The Argaw ruled Arg-Sîmoríg. They were descendants of the Wômaw settlers who had seized the island from it's indigenous Fale inhabitants. These Argawin speaking people remained close to their ancestral kinsmen, and maintained strong trade ties with the Aegaw and Lôchans, who also descended from the Wômaw. A very civilized and urbanized society, most Argaw resided in the four cities of northern Arg-Sîmoríg: Zyras (at the northern tip), Sîmor (on the east coast), and Tôr and Nhâg (north of the large, central lake called the Stoybûr). The only remaining Fale settlements were sprinkled in hills west of the Akâk Wetlands, in the southwestern quarter of the isle.
Steep mountains rose along the western coast of Arg-Sîmoríg. Here, the landscape precluded road building and most travel was seaborne. Although the area accommodated numerous fishing villages, it was devoid of larger settlements.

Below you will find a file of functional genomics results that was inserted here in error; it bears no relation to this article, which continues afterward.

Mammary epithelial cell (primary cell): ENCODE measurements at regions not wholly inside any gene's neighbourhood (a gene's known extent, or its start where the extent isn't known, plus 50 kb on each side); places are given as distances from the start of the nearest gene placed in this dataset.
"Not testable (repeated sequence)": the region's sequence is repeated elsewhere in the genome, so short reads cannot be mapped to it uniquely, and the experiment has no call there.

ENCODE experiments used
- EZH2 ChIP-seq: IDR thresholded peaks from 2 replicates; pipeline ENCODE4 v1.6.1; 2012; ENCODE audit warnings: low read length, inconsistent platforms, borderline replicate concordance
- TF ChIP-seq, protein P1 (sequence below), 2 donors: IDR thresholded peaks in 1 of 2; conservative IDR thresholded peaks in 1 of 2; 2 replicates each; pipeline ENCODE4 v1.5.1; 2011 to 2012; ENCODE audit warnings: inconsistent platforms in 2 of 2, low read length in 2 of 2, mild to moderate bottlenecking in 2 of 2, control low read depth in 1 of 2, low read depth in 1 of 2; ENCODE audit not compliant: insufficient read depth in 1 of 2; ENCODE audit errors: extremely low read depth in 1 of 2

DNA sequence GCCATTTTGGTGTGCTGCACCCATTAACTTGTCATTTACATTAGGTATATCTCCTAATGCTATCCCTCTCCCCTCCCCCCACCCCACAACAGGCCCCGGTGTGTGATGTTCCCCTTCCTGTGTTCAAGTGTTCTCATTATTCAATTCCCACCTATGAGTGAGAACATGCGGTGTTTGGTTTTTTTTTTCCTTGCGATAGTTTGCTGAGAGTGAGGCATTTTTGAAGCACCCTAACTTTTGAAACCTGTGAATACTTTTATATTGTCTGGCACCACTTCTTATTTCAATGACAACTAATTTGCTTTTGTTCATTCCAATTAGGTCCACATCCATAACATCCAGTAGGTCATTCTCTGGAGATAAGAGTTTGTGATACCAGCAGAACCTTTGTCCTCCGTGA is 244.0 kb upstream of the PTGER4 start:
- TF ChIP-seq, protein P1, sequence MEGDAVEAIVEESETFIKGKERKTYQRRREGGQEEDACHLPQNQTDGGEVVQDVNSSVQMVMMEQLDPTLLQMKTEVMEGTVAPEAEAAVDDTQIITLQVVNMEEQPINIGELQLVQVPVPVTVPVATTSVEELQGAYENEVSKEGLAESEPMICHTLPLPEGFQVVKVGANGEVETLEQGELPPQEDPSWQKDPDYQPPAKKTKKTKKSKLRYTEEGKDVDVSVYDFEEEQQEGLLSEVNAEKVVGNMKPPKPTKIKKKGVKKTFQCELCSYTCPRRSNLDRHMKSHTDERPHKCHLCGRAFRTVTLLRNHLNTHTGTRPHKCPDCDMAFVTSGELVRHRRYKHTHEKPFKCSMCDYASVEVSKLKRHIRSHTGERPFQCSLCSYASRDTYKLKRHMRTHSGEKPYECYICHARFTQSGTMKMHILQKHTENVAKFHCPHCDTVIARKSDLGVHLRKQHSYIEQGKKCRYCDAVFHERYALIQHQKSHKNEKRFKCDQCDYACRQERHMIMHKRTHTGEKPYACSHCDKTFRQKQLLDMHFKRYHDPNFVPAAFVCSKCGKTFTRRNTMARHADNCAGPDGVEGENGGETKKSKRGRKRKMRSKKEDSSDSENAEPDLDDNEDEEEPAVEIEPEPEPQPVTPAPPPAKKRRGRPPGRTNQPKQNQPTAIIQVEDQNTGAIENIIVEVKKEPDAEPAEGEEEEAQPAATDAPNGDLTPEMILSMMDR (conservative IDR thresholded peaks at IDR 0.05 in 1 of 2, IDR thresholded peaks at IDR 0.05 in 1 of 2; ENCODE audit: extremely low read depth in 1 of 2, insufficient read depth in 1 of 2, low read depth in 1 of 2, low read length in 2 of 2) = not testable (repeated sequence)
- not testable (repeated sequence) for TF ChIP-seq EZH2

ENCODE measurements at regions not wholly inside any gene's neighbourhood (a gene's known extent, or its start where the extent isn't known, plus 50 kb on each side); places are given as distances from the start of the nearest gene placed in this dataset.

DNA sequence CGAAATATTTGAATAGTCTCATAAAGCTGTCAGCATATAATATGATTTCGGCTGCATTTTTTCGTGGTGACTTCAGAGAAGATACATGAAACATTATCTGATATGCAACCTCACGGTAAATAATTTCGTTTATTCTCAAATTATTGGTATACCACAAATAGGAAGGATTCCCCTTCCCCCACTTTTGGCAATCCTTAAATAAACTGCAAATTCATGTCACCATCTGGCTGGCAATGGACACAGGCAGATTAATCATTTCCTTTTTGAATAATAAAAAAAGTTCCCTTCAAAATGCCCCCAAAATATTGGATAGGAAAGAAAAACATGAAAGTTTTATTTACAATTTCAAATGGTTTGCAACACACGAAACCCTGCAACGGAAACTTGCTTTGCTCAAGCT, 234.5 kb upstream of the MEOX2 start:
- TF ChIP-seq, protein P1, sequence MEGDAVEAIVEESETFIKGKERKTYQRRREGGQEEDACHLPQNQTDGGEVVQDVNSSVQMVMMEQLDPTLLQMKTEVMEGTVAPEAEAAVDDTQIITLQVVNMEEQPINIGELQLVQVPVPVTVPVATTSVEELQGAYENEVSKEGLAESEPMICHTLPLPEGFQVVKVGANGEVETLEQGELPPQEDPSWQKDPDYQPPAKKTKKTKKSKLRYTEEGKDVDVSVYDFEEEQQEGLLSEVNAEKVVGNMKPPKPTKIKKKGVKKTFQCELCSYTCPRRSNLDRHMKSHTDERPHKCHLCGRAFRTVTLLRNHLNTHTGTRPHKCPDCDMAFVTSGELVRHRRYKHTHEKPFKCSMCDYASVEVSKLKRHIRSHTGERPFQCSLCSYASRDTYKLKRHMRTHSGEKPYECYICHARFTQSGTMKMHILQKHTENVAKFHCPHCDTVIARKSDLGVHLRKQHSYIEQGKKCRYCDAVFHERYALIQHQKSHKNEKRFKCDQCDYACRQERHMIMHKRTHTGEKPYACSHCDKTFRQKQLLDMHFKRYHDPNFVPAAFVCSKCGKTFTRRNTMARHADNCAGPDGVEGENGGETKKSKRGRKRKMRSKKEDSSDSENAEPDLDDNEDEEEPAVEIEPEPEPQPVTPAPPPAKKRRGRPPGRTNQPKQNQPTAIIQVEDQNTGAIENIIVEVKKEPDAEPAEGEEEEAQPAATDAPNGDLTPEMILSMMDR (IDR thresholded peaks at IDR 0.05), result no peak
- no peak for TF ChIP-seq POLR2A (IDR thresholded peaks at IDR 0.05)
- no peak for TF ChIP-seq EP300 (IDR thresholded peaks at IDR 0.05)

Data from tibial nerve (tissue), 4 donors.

Southern Arg-Sîmoríg was dominated by a vast marsh, the Akâk Wetlands. Fed by the river Akaak and subterranean runoff from the Stoybûr, it was a sea of swampy grasslands. Few people lived in this rich but inhospitable area.
Aside from the Akaak, the Aróak was the only navigable river on the island. It served as the Stoybûr's only negotiable outlet to the Yawning Bay. Fifty miles long, it connected Sîmor, the area's largest city, to Nhaag, the capital. Boats from Sîmor, which was situated at the mouth of the Aróak could easily make their way upstream to the Stoybûr. Nhaag was only a fifteen mile journey across the deep lake. The symbol of Arg-Sîmoríg was a diving, black marsh-hawk. This stylized bird adorned the flag of the Argaw, a triangular white banner with a blue frame.
Places of Note
- the Wild Lands south and East, Gazetteer by Pete Fenlon